Who We Are

We are an internationally diverse group of scientists who share a common passion: scientific discovery.  Here at AU, we blend our expertise and creativity to discover new ways to harness the power of the immune system to treat disease. If you are interested in joining our team, please email us!

Lynn Hedrick, PhD


Catherine 'Lynn' Hedrick, PhD

Georgia Research Alliance Bradley Turner Eminent Scholar in Vascular and Cancer Immunology
Head, Cancer Immunology, Inflammation, and Tolerance (CIIT) Division of the Georgia Cancer Center
Co-Director, Immunology Center of Georgia
Professor, Department of Medicine
Medical College of Georgia at Augusta University


What We Study

Immune cells are central to our health and are key cellular players in fighting disease. Innate immune myeloid cells, (including monocytes, dendritic cells, neutrophils, and macrophages) are early responder immune cells that sense pathogenic bacteria, viruses, and even tumor cells, and then orchestrate their killing.  Our laboratory studies these myeloid cells in health, cardiovascular disease, and cancers. Key new projects are to determine how these innate immune cells differ in healthy men and women and in healthy people from different ethnicities, and how these differences impact disease susceptibility.

We utilize high dimensional immunoprofiling methods, including CyTOF mass cytometry and single cell RNA sequencing to study myeloid cells in healthy humans, and in human subjects with heart disease and cancer. We use our discoveries to create new molecular targets of disease and to predict responses to immunotherapy.

Contact Us

The Hedrick Lab

Health Sciences Campus

Georgia Cancer Center - M. Bert Storey Research Building


Research Team

photo of Layne Benson, BS

Layne Benson, BS

  • Graduate Research Assistant

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United States of America

photo of Gabriel Valentin-Guillama, PhD

Gabriel Valentin-Guillama, PhD

  • Post-doc Fellow

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Puerto Rico

photo of Yali Zhu, PhD

Yali Zhu, PhD

  • Research Manager

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United States of America

photo of Ravi Komaravolu, PhD

Ravi Komaravolu, PhD

  • Research Scientist

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photo of Mikhail Fomin, MS

Mikhail Fomin, MS

  • Research Associate

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United States of America

photo of Hridya Divakaran, MS

Hridya Divakaran, MS

  • Research Programmer Analyst 2

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photo of Natalia Jaeger, PhD

Natalia Jaeger, PhD

  • Post-doc Fellow

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photo of Sabrina Robichaud, PhD

Sabrina Robichaud, PhD

  • Post-doc fellow

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photo of Aleksandr (Sasha) Taraskin, PhD

Aleksandr (Sasha) Taraskin, PhD

  • Post-doc Fellow

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Ahmad Alimadadi, PhD

  • Principal Research Scientist

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photo of Nandini Chatterjee, MS

Nandini Chatterjee, MS

  • Bioinformatics Specialist 2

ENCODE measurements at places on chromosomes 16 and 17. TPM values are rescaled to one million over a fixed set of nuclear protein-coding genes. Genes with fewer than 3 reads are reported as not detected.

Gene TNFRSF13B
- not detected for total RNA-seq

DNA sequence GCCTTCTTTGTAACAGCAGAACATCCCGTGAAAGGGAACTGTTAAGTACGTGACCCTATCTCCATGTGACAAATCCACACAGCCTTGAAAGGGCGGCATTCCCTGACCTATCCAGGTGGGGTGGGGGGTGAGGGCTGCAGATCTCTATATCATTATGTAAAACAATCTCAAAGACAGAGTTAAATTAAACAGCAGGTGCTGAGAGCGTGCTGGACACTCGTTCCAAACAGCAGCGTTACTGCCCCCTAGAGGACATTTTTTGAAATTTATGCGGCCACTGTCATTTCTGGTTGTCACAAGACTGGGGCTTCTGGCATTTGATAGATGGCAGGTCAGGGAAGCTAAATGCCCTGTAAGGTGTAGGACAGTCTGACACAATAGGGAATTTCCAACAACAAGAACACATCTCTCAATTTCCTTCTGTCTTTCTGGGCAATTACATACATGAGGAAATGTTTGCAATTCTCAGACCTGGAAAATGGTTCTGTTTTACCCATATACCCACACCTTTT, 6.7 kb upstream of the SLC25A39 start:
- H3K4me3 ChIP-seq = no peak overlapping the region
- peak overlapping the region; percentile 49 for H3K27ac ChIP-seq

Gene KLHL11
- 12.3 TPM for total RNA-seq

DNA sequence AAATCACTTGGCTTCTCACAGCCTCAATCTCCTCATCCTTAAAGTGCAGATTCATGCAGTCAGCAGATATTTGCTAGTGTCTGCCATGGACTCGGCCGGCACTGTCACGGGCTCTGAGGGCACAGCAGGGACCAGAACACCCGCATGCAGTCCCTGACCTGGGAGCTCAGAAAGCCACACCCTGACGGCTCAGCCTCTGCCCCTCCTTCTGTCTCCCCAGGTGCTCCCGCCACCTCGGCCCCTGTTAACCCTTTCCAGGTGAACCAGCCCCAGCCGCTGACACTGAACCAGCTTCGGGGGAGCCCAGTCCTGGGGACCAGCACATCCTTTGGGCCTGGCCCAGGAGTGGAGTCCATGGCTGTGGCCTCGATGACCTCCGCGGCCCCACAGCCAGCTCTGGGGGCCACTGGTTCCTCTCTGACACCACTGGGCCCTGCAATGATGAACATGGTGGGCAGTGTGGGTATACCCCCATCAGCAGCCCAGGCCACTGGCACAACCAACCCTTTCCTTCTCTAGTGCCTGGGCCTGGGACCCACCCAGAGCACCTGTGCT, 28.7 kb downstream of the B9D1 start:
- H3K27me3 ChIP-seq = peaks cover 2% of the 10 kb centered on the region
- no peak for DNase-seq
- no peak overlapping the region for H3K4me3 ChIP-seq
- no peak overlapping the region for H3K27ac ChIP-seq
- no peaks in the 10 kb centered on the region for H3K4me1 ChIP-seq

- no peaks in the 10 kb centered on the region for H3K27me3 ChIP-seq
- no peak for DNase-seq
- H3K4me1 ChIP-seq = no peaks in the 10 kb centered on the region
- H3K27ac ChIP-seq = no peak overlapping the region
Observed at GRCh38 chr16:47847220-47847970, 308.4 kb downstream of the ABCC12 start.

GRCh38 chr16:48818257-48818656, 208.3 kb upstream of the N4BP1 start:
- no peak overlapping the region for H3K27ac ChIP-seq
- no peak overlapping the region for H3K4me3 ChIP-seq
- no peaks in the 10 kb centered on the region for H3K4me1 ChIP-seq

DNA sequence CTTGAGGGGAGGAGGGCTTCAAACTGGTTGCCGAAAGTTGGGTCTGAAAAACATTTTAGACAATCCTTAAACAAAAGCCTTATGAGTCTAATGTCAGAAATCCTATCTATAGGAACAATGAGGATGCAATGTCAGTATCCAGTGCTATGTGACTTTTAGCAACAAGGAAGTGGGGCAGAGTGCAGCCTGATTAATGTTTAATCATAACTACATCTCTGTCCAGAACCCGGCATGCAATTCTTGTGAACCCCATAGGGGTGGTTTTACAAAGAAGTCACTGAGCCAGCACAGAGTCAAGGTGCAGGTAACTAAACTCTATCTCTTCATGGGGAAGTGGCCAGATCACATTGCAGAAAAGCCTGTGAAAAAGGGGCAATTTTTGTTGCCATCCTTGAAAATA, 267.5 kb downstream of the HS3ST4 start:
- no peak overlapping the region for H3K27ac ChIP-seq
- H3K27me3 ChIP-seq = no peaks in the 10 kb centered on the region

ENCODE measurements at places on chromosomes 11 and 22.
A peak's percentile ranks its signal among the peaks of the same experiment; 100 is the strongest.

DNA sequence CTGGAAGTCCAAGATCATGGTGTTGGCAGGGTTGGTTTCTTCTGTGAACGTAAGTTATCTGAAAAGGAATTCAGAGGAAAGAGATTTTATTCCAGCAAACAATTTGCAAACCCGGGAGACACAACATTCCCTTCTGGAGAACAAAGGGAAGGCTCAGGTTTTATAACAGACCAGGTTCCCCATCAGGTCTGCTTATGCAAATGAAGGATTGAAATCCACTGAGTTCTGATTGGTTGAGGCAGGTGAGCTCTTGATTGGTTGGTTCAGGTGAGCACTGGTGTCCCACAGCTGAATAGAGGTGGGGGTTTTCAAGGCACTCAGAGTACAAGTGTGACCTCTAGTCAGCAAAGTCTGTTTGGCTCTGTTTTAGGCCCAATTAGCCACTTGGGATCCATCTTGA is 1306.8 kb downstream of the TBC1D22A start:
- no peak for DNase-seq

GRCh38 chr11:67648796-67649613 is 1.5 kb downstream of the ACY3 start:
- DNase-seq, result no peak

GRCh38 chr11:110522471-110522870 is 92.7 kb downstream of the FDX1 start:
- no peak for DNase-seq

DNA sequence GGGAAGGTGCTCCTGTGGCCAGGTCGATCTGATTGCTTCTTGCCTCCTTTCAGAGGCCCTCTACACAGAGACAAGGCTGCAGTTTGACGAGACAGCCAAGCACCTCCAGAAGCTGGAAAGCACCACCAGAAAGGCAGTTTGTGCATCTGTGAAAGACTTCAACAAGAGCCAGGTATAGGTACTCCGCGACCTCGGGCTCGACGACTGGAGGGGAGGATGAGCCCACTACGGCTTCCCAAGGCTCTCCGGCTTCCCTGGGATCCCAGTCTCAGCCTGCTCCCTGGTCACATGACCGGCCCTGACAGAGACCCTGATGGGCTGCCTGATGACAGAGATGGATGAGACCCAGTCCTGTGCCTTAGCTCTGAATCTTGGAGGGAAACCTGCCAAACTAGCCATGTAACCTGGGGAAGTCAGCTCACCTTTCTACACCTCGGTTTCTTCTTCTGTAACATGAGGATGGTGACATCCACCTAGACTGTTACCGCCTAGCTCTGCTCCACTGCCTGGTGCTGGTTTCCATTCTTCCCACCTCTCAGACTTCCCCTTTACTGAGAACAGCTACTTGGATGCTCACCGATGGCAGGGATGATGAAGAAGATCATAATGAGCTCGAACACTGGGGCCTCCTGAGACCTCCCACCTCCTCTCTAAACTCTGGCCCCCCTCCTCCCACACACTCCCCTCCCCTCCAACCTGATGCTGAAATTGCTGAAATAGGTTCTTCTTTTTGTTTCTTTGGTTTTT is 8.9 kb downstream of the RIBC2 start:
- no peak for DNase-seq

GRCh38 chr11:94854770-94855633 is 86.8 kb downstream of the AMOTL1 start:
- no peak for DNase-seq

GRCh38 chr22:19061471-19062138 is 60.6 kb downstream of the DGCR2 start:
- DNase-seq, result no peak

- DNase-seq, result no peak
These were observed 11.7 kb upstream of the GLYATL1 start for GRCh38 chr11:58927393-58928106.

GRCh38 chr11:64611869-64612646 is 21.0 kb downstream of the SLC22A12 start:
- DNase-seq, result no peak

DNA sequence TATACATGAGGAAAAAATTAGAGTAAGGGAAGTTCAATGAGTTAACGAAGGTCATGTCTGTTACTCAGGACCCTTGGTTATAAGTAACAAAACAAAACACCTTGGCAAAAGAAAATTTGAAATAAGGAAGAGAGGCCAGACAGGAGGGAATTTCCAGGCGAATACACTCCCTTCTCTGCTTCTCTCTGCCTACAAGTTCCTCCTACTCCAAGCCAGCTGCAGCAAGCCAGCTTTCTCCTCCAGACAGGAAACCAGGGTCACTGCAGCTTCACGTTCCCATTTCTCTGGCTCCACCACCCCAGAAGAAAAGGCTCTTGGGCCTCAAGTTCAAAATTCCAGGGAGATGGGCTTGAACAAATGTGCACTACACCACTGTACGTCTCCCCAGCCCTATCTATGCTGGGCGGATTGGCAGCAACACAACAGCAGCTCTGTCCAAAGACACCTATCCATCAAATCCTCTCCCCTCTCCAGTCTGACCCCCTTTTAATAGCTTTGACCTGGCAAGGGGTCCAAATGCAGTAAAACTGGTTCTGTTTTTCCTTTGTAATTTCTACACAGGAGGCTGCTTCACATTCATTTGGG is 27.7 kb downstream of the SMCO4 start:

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United States of America

Current Research Interests

Related to cancer:

How does lipid metabolism in macrophages impact the tumor microenvironment to regulate tumor growth?

Here, we study specialized mouse models of lipid metabolism and blood from human cancer patients to understand how lipid pathway changes in myeloid cells alter tumor growth. Methods include working with human clinical sample analysis, tumor mouse models, immunoprofiling, high parameter flow cytometry, CyTOF, bioinformatics, and metabolic studies.

How do monocytes recognize tumor cells that are undergoing metastasis?

Select subsets of monocytes are critical in orchestrating the killing of tumor cells as they are traveling through the vasculature to new seeding sites. Here we seek to understand how these cells selectively identify the metastatic tumor cell. Methods include working with tumor mouse models, immunoprofiling, high parameter flow cytometry, RNa sequencing, intravital live cell imaging.

How do monocytes and macrophage cell subsets influence cardiovascular events that occur in cancer patients?

Some cancer patients receiving therapy develop cardiovascular complications, the understanding of which is the emerging field of cardio-oncology. Here, we will study monocyte subsets and functions in cancer patients who develop cardiovascular complications. Methods include working with human blood samples, immunoprofiling, high parameter flow cytometry, functional assays, and bioinformatics approaches.


Related to atherosclerosis:

How are monocytes changed in atherosclerosis progression?  Are there specific functional markers that can be utilized to prevent disease progression? How do they influence T and B cell adaptive responses?

Monocytes play several key roles in atherosclerosis, but we still don’t mechanistically understand how we can better enhance them or target them to control atherosclerosis progression. Here, we study monocytes in human subjects with low to high cardiovascular disease severity to answer these questions using flow cytometry, single cell RNA sequencing, bioinformatics approaches, genetic mouse models of monocyte subsets, and functional assays.


Are there sex and ethnic differences present in monocyte subsets that change how they function in atherosclerosis?

Females develop less atherosclerosis until menopause. Ethnic differences in atherosclerosis progression have been reported. Here, we study how sex and ethnicity impacts monocyte function in cardiovascular disease. High dimensional immunoprofiling, epidemiology, bioinformatics and functional assays will be utilized to answer these questions.